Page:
The Elephant Scientist was named a 2012 Robert F. Sibert Honor Book.
Slaughtering elephants for their ivory; shooting bears for their gall bladders; capturing sea turtles for soup. In the name of vanity, fashion, and greed, man stalks and kills wild animals -- and gets away with it, even when it is clearly against the law. But now scientists have a way to catch and convict poachers. In a laboratory in Ashland, Oregon, they analyze clues to link suspects to crimes. In words and pictures, this book tells a poignant story and reveals how science can indeed save the day.
Today, an ancient world is vanishing right before our eyes: the age of giant animals. Over 40,000 years ago, the earth was ruled by megafauna: mammoths and mastodons, saber-toothed tigers and giant sloths. Of course, those creatures no longer exist, due to the evolution and arrival of the wildly adaptive human species, among other factors. Many more of the worldandrsquo;s biggest and baddest creaturesandmdash;including the black rhino, the dodo, giant tortoises, and the great aukandmdash;have vanished since our world became truly global. Last of the Giants chronicles those giant animals and apex predators who have been pushed to extinction in the modern era.
Terri Roth trudges through the thick, dark Sumatran jungle. Sheand#8217;s looking for a rhinoceros thatand#8217;s been seen in the area. Itand#8217;s a rare Sumatran rhino, the worldand#8217;s smallest rhino and one of the most endangered mammals on the planet.Suddenly she spots a young female rhino through the tangle of ferns and trees. The stocky animal is covered in reddish hair, and her snout sports two stubby horns. The rhino walks right up to Terri. The scientist slowly reaches out her hand and touches the rhinoand#8217;s big nose. The wild rhinoand#8217;s curiosity and friendliness remind Terri of Emi, the female Sumatran rhino that lives at the Cincinnati Zoo where Terri works. Terri is working with Emi to help save Sumatran rhinos from extinctionand#151;one calf at a time.
In this beautifully designed addition to the Scientists in the Field series, journey to the Namibian desert and witness one of natureand#39;s largest, most complex, and most intelligent mammals through the eyes of an exacting and innovative scientist.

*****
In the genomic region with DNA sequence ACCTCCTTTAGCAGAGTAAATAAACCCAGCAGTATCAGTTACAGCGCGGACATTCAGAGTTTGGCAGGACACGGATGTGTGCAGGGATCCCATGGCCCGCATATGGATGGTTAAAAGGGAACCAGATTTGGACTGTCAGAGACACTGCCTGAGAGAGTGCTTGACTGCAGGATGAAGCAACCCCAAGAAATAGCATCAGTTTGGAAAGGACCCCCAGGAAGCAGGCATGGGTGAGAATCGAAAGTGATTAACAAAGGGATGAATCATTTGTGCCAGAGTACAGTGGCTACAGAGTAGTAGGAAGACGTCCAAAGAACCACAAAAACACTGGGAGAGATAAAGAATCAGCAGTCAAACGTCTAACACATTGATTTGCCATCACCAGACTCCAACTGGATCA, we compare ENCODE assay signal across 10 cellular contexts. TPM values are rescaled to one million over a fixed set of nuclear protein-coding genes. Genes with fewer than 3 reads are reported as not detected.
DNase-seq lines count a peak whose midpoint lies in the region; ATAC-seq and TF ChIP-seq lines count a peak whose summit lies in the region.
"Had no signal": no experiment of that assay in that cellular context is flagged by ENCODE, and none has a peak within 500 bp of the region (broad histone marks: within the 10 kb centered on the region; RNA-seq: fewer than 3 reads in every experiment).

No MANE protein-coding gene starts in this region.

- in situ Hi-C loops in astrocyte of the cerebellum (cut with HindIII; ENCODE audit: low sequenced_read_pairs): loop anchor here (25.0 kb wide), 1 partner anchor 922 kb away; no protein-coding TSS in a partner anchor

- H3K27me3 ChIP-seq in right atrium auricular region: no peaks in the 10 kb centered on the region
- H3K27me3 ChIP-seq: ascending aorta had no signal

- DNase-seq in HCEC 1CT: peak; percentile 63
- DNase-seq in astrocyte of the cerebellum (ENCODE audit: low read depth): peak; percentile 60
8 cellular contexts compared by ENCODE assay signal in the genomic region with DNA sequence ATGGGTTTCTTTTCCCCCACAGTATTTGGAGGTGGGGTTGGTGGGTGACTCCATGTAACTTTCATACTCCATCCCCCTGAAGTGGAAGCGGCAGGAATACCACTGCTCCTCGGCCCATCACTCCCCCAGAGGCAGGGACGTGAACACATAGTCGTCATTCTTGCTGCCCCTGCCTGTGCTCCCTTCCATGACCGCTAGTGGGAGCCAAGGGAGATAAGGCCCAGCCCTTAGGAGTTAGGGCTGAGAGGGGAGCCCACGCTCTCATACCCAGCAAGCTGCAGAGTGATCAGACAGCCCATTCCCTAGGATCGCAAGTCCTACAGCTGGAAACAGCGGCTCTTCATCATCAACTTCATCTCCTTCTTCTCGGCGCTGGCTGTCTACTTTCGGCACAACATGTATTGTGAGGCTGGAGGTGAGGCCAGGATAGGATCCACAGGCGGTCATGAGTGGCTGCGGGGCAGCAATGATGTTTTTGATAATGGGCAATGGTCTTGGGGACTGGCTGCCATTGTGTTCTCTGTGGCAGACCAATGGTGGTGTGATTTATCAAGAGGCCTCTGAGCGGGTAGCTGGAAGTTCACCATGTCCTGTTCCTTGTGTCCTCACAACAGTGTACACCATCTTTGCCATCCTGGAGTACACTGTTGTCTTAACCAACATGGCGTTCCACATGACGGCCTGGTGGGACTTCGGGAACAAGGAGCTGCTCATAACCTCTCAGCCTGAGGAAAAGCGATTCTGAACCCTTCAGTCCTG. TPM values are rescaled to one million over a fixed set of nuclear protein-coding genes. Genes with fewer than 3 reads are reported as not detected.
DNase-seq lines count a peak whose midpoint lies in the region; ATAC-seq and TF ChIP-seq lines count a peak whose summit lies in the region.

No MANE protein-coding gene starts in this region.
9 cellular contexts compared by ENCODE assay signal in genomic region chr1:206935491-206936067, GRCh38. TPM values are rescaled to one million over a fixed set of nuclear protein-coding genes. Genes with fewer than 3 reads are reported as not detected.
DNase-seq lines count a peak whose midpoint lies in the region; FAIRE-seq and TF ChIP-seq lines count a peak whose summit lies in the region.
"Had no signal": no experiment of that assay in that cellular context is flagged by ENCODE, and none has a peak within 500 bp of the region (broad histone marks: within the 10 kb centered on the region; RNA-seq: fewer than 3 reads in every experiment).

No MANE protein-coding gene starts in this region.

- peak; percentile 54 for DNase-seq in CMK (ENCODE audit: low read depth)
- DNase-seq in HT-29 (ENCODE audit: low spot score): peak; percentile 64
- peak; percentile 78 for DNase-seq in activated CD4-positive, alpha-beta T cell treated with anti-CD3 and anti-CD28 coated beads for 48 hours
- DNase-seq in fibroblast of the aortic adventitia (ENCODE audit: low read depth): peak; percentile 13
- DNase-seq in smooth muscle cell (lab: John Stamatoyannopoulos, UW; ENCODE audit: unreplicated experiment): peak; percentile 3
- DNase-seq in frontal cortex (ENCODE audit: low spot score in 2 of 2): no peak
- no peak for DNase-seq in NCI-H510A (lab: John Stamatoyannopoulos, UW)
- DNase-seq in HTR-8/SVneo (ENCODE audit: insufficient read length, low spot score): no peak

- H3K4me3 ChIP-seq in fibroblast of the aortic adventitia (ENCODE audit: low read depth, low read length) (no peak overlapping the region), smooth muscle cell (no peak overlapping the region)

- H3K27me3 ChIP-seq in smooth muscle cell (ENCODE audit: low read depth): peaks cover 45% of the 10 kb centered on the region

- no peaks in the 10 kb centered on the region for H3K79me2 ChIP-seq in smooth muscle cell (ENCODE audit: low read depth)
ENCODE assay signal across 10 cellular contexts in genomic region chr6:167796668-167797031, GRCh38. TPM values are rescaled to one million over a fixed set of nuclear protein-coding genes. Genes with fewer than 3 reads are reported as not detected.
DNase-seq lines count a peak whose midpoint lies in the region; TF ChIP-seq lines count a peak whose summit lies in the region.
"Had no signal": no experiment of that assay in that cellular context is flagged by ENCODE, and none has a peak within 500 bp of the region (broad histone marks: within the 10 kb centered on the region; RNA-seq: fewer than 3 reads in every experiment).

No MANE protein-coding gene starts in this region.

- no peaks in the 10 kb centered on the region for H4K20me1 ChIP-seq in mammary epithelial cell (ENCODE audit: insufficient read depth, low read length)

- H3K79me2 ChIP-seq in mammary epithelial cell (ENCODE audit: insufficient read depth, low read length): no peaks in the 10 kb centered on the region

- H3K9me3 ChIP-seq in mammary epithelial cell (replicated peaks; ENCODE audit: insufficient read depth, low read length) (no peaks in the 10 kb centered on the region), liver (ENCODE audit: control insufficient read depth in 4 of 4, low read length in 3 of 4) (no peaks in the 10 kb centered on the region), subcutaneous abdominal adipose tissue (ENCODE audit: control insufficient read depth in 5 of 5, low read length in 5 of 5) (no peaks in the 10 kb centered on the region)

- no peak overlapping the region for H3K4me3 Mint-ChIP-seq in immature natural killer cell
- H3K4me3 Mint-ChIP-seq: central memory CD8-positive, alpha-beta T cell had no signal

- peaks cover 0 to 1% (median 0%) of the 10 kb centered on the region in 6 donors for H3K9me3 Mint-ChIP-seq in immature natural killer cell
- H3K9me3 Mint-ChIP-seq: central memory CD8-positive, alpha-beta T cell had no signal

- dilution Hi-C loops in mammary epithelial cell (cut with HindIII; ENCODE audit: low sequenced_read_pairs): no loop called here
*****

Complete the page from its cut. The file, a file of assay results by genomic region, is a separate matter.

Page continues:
With stunning photographs and exemplary narrative nonfiction, the Sibert Honor-winning creators ofand#160;The Elephant Scientist,and#160;Caitlin Oand#39;Connell and Timothy Rodwell, give readers a heartwarming insiderand#39;s look into a day in the life of zoo curators and the meaningful bonds that they form with their menagerie.
About the Author
Donna M. Jackson spent many rewarding days at Colorado State University's Veterinary Teaching Hospital while researching ER Vets. She says that watching the highly skilled, committed, and compassionate emergency vet team in action inspired her work. An award-winning author of nonfiction books for children, Ms. Jackson holds a master's degree in journalism from the University of Colorado at Boulder and lives in Colorado with her family.
Dr. Timothy Rodwell has a medical degree specializing in International Health and a Ph.D. in disease ecology. The couple lives in San Diego and directs a nonprofit organization called Utopia Scientific which promotes elephant conversation and scientific understanding around the world.
Caitlin O'Connell (Rodwell) has a Ph.D in ecology, a graduate degree in entomology, for which she studied insect communications. This eventually led to her acoustic work with wild elephant herds in Africa. She has more than nineteen years experience working on research projects from elephant conservation to coral reef restoration.